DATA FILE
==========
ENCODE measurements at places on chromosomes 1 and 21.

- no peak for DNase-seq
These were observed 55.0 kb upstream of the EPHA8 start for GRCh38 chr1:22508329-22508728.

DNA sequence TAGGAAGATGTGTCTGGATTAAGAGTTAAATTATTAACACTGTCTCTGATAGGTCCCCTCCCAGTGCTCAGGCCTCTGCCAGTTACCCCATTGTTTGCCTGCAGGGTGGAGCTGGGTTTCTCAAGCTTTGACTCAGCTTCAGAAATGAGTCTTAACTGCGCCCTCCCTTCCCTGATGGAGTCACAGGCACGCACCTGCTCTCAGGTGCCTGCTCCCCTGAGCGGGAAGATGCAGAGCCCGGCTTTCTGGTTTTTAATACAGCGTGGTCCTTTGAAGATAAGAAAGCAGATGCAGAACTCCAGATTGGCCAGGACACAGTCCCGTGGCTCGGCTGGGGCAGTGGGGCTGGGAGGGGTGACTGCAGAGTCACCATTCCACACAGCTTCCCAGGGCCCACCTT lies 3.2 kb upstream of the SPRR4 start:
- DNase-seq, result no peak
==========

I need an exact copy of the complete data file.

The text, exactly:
ENCODE measurements at places on chromosomes 1 and 21.

- no peak for DNase-seq
These were observed 55.0 kb upstream of the EPHA8 start for GRCh38 chr1:22508329-22508728.

DNA sequence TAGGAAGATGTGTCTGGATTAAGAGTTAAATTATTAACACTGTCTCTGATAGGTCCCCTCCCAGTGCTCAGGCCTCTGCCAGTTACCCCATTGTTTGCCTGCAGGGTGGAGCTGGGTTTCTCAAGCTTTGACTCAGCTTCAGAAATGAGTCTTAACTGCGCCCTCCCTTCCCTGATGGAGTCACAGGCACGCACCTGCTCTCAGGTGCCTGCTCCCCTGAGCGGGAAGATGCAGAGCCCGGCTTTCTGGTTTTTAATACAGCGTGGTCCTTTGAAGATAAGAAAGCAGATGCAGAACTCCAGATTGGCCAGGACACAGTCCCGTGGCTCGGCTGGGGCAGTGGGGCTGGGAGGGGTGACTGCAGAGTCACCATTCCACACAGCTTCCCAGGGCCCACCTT lies 3.2 kb upstream of the SPRR4 start:
- DNase-seq, result no peak